A new puppy is a lot like a newborn baby, with particularly intense sleep needs. You’re likely to find that your puppy needs help at night, whether they want to eat, go outside, or just need some love and attention. But that can be an issue for your sleep health — especially if you’re struggling to get your puppy to sleep in their bed.

Make Your Puppy’s Bed Comfortable

A comfortable bed is important for puppies. Just like you need a cozy mattress, your puppy needs a place that feels good to get adequate sleep.

Consider mattress type for your puppy. You may want to choose a different mattress depending on their unique needs. Puppies that like to curl up may enjoy a donut bed, or a cushion bed can help larger puppies stretch out as they grow.

Pay attention to temperature. If you’re in a colder climate, look for a more cozy mattress that can offer warmth, and make sure your puppy is warm at night by turning on the heater and/or offering a blanket to sleep with. If you’re in a warm climate, you may want to look for a bed that offers breathability.

Bed placement can make a difference, so look for a location that’s dark, quiet, and free of most distractions. Although some toys may make your puppy’s bed more appealing, too many could keep them up at night if they’re playing instead of sleeping. Putting your puppy’s bed near yours can offer comfort, especially if your dog tends to get lonely at night and crave attention. However, keep in mind that allowing your puppy to sleep in bed with you may be a tough habit to break in the future.

Use Positive Reinforcement to Introduce Your Dog’s Bed

Your puppy should feel comfortable in their bed. It’s their personal space, and it should be a place where they feel safe and able to calm down, rest, and relax. So you want to make sure they associate their bed with positive feelings.

Positive reinforcement can be helpful, especially if you use treats to encourage your puppy. Follow these steps to establish positive reinforcement for your puppy’s bed:

  • Show them their bed. Call it by name, saying “bed,” “crate,” “sleep,” or another name you prefer. It’s important to use a consistent name so you can use it each time you guide your dog to their bed. That way, they can understand what you’re referring to when you tell them to go to bed. Be sure to reward your puppy with a treat when they get into bed.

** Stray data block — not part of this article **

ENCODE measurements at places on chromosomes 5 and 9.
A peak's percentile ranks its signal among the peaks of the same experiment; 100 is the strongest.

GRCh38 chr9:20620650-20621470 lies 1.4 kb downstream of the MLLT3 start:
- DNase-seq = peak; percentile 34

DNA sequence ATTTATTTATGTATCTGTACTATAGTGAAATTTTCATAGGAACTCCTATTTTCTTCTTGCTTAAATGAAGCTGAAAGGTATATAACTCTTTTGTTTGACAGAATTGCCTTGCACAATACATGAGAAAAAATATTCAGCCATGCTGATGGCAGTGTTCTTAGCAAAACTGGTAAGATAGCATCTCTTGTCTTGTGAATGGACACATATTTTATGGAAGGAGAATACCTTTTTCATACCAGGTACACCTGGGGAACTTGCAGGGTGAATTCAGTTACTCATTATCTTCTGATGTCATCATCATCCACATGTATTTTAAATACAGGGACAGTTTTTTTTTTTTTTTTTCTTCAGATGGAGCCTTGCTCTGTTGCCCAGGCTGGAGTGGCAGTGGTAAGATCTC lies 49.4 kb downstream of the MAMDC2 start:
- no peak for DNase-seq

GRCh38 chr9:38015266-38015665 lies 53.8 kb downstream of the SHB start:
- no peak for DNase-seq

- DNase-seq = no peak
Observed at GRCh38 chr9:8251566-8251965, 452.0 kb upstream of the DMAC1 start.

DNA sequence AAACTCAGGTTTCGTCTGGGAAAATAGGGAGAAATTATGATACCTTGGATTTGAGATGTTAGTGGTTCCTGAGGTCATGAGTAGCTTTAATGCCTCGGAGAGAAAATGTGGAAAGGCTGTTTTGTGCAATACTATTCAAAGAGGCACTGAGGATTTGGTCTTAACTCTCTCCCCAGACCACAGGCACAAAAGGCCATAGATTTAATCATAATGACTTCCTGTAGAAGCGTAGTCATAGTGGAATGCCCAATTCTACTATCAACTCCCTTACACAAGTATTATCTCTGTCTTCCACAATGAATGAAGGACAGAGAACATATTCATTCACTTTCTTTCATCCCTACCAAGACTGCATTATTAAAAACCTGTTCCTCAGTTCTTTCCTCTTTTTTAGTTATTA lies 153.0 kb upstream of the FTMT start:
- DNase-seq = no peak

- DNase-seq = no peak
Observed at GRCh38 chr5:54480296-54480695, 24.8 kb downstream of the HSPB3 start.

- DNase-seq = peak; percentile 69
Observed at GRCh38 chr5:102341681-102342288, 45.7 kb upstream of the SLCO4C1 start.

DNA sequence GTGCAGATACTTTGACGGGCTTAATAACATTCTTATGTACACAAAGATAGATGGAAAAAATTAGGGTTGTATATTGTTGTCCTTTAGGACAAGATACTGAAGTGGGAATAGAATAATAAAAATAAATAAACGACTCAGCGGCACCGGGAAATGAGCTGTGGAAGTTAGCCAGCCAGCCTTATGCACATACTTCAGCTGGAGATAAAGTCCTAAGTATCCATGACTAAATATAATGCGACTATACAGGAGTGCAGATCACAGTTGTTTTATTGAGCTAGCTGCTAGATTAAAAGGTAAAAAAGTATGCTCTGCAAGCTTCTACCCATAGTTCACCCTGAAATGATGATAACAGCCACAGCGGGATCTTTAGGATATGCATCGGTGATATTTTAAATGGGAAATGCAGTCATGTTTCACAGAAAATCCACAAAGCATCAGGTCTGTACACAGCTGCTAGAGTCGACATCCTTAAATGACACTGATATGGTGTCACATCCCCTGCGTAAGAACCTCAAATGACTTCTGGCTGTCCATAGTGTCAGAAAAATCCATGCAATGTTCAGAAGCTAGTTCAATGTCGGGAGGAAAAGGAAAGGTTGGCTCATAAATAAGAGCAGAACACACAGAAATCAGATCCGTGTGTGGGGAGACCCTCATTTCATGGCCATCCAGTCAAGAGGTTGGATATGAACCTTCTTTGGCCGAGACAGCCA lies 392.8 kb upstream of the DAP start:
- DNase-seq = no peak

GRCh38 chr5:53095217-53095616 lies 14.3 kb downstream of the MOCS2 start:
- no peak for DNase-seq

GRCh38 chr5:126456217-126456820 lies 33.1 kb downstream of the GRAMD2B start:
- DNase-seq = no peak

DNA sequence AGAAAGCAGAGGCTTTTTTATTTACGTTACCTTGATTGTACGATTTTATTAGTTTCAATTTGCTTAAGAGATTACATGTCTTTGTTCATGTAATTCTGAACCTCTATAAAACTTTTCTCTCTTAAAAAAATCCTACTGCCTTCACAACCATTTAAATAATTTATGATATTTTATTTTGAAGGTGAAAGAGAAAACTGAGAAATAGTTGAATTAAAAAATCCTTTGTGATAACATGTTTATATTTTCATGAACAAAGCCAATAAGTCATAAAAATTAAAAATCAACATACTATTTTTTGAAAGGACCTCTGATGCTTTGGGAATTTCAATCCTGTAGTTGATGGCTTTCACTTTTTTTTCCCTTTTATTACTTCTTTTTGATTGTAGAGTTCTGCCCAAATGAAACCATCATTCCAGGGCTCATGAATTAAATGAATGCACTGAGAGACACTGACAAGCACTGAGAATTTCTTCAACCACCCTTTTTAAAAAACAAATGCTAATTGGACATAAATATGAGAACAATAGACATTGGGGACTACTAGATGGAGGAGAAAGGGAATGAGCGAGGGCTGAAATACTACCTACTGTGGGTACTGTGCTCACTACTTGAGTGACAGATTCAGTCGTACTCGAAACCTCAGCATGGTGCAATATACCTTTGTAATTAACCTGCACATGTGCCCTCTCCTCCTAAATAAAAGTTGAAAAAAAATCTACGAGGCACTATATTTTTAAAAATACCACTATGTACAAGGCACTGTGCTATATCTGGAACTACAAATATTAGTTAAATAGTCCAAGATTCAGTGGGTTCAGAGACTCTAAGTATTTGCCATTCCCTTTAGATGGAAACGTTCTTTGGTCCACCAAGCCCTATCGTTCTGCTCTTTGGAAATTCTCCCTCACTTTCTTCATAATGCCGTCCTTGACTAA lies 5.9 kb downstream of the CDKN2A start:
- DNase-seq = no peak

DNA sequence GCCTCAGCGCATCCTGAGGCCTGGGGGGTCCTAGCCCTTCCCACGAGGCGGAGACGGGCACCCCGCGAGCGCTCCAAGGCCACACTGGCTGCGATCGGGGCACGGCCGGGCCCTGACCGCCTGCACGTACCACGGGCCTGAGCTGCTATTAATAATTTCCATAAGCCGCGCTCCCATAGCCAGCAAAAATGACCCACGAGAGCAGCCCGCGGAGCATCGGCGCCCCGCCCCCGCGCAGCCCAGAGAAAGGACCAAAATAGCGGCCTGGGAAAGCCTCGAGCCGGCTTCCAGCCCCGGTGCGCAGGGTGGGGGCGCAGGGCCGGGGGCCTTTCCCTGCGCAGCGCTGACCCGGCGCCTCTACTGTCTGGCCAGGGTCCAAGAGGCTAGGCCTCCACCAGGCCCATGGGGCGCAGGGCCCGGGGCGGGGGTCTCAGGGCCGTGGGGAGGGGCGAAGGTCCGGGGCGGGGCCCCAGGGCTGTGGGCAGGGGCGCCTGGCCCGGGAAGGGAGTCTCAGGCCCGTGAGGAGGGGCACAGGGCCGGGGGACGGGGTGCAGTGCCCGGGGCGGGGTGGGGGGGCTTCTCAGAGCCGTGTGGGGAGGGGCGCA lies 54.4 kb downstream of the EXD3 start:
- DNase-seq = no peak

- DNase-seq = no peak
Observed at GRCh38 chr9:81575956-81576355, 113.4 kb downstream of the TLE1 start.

• Lead your puppy to bed with treats. Show your puppy treats and tell them it’s time to go to bed. Consider offering treats along the way, such as a treat when they start moving toward their bed, then another one when they actually get into bed.

  • Keep up practice and stay consistent. Training is all about consistency. Remember to keep offering treats and showing them their bed so they understand the association.

Plan Ahead For Good Puppy Sleep

Helping your puppy sleep means more than just offering a comfortable bed and training them to use it. Practice healthy puppy sleep habits, too.

Make sure you’re addressing needs before bed. For example, it’s a good idea to offer a treat as a snack and some snuggles before bed. Give your puppy a chance to go out and relieve themselves before bed, too.

Spend time during the day engaging and playing with your puppy. Make time for exercise, too. All of the stimulation will help wear your puppy out and make it easier to go to sleep at night.

Though you should attend to your puppy’s needs at night, set limits. You don’t need to get up for every whimper, or they’ll never learn how to self soothe. Give them a minute or two before you get up so they have a chance to manage waking up and falling back asleep on their own.

Encouraging your puppy to sleep well in their bed can offer better sleep not just for your pet, but for you. Be consistent and use positive reinforcement to help your puppy associate their bed with sleep, comfort, and rest.


Guest Blog Post Provided By: Amy Highland is a sleep expert at SleepHelp.org. She loves taking naps during thunderstorms and cuddling up with a blanket, book, and cats.